Should a hypothetical NR professor try to do anything to improve this seminar series?
A request: if you’re using our posts as course material, please let us know in the comments (what post, what college or university, what course). Not because you need our permission (you don’t), but just for our information. It helps us make the case to our employers and funding agencies that our blogging is worthwhile. Thanks!
If you’ve let us know about this in the past, you don’t need to tell us again.
Trying something new for me: using the blog to get help with a technical issue.
Briefly, I did an microcosm metacommunity experiment in which inter-patch dispersal was experimentally controlled. So I know the rates at which species dispersed from any given patch (microcosm) to any other patch. Some of those rates were zero–not all pairs of patches were connected by dispersal. And dispersal was asymmetrical–the rate of dispersal from patch A to B wasn’t the same as the rate from B to A.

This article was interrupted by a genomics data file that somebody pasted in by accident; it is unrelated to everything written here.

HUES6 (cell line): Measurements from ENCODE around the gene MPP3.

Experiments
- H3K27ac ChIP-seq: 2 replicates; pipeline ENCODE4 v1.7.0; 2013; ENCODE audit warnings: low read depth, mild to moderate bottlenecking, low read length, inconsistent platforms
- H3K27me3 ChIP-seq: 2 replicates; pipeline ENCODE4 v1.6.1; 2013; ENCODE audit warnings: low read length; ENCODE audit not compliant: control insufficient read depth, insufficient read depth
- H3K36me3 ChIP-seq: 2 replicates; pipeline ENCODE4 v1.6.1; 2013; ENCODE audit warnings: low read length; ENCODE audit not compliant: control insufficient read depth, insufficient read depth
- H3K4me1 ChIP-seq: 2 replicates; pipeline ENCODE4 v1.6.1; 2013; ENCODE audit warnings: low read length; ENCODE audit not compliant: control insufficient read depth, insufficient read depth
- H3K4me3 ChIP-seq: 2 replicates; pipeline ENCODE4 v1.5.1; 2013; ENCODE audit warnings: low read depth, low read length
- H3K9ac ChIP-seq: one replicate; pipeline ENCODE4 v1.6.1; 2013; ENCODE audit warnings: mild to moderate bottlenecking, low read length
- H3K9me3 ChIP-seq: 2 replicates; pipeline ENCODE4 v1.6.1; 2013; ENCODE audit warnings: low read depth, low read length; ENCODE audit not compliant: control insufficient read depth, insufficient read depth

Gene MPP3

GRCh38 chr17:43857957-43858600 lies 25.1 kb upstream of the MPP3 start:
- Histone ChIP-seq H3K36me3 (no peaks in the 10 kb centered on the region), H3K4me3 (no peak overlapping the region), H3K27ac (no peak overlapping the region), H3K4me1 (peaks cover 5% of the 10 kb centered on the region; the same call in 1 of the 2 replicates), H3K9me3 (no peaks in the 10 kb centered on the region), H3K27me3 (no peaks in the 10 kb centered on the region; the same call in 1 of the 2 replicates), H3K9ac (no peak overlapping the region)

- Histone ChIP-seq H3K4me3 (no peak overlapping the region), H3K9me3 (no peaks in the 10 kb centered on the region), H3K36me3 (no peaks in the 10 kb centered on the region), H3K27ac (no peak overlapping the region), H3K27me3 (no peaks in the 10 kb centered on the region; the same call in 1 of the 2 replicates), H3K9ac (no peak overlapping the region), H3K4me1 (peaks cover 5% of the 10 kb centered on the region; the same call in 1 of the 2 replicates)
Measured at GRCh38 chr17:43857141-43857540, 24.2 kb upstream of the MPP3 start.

I’d like to code up up the dispersal rates in the form of a “distance” matrix. But the problem is, it wouldn’t be a metric distance matrix since it’d be asymmetrical. It’d just play the same role as a metric distance matrix in the analysis I have in mind. That analysis being a partial redundancy analysis, partitioning the variance in species abundances attributable to environmental variation from that attributable to “space” (here, dispersal). Basically, I want to do the same analysis as in Cottenie 2005 EcoLetts (and many subsequent papers by various authors), the difference being that the “distance” between any two of my patches isn’t determined by their geographic coordinates (since they don’t have any), it’s determined by the experimentally-imposed dispersal rates.
But I can’t figure out how to code up my asymmetrical “distance” matrix in a form that works with the rda function in the vegan package in R. Note that I’m pretty sure partial redundancy analysis can be done with a non-metric distance matrix (right?), so I think my question here is just a matter of how to get R to do what I want it to do. But I’ve never done any sort of ordination besides PCA, and I only started reading up on redundancy analysis yesterday, and so maybe the problem is that I’m trying to do the impossible. Googling and searching Stack Overflow hasn’t helped, hence my resort to this post.
There’s a beer at the ESA* in it for you if you can help me out, whether in the comments or via email (firstname.lastname@example.org). Thanks!
*Or equivalent reward